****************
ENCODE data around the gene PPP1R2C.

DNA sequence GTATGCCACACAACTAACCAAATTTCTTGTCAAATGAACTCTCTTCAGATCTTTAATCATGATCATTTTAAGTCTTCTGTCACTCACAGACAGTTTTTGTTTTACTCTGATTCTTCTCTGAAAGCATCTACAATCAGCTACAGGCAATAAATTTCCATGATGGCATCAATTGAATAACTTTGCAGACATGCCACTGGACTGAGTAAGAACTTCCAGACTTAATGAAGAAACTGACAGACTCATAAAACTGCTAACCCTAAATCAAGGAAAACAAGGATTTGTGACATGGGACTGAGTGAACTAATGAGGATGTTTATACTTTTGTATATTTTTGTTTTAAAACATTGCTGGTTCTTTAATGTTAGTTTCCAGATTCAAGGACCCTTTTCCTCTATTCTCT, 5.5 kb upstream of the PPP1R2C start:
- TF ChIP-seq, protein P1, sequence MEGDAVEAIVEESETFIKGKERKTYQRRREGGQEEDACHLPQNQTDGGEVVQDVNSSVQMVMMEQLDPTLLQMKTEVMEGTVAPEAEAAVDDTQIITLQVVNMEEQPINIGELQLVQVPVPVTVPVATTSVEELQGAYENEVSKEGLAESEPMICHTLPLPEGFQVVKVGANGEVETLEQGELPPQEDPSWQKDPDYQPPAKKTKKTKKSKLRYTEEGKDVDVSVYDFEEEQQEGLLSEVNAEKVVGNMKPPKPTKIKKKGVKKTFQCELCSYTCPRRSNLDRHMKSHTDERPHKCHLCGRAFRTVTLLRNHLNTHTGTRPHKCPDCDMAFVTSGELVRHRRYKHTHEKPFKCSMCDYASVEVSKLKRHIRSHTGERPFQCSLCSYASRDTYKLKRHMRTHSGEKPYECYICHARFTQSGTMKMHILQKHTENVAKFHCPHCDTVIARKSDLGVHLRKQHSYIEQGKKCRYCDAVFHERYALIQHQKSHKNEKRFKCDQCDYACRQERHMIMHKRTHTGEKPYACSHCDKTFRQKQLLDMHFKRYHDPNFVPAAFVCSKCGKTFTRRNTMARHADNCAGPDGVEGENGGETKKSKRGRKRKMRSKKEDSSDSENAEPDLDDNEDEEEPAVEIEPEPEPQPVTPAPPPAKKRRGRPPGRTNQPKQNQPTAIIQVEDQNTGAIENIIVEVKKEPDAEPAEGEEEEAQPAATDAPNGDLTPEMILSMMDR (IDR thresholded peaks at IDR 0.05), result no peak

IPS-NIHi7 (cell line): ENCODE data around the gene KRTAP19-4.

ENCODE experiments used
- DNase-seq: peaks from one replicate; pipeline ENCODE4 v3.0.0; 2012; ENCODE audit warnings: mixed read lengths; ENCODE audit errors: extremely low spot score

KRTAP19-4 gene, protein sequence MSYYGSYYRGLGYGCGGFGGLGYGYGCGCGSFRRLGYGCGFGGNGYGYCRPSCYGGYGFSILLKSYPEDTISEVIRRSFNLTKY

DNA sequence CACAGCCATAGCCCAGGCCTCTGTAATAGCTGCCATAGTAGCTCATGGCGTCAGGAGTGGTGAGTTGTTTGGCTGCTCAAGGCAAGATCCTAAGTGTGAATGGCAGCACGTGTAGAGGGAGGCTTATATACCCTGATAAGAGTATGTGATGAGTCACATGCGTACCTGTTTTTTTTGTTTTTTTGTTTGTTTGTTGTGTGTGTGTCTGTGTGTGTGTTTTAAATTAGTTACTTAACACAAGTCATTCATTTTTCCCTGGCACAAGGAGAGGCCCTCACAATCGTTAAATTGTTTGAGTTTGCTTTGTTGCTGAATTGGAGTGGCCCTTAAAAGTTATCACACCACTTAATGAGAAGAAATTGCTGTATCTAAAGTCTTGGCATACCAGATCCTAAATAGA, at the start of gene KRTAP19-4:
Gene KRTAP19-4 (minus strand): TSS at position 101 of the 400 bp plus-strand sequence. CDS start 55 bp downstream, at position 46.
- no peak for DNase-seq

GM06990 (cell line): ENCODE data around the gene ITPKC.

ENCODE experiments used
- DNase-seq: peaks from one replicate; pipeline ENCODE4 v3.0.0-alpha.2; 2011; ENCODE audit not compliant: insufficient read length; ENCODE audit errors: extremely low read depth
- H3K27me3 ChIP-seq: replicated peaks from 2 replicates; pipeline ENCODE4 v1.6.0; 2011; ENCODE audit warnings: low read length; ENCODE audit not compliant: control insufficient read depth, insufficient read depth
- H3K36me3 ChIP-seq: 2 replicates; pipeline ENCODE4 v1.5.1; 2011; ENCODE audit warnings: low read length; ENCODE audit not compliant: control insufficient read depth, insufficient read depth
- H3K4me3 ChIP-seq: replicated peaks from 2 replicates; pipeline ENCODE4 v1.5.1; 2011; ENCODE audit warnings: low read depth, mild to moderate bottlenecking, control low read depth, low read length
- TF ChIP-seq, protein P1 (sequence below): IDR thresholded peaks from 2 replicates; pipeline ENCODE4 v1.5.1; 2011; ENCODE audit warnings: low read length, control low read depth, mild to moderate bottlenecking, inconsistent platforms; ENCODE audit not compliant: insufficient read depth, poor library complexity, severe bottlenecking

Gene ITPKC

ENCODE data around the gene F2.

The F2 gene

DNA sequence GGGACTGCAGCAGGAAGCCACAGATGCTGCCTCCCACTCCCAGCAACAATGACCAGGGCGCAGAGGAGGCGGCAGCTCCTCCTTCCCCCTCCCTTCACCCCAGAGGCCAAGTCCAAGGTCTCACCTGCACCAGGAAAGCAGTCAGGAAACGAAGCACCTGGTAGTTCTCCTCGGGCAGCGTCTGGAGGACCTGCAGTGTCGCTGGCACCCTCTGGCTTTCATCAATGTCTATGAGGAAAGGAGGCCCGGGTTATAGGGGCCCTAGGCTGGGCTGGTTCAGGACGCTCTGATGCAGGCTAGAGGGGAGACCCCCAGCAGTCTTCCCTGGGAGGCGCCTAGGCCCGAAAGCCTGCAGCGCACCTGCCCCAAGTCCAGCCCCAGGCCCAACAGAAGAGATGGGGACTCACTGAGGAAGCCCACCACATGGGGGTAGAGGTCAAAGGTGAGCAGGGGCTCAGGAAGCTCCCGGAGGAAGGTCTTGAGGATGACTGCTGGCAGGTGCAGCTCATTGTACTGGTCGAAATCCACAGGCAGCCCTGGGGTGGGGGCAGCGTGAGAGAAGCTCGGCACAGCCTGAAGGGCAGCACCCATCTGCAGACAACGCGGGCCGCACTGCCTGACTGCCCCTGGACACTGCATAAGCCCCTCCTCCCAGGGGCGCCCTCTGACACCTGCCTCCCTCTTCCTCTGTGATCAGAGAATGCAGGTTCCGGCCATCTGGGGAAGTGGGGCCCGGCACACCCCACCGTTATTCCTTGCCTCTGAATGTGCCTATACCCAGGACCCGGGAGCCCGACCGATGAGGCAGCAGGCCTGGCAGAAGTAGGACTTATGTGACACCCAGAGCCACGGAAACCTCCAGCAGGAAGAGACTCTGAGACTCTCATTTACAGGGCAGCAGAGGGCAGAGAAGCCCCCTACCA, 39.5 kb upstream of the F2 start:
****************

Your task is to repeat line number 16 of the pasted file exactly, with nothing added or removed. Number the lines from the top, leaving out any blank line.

- H3K4me3 ChIP-seq: replicated peaks from 2 replicates; pipeline ENCODE4 v1.5.1; 2011; ENCODE audit warnings: low read depth, mild to moderate bottlenecking, control low read depth, low read length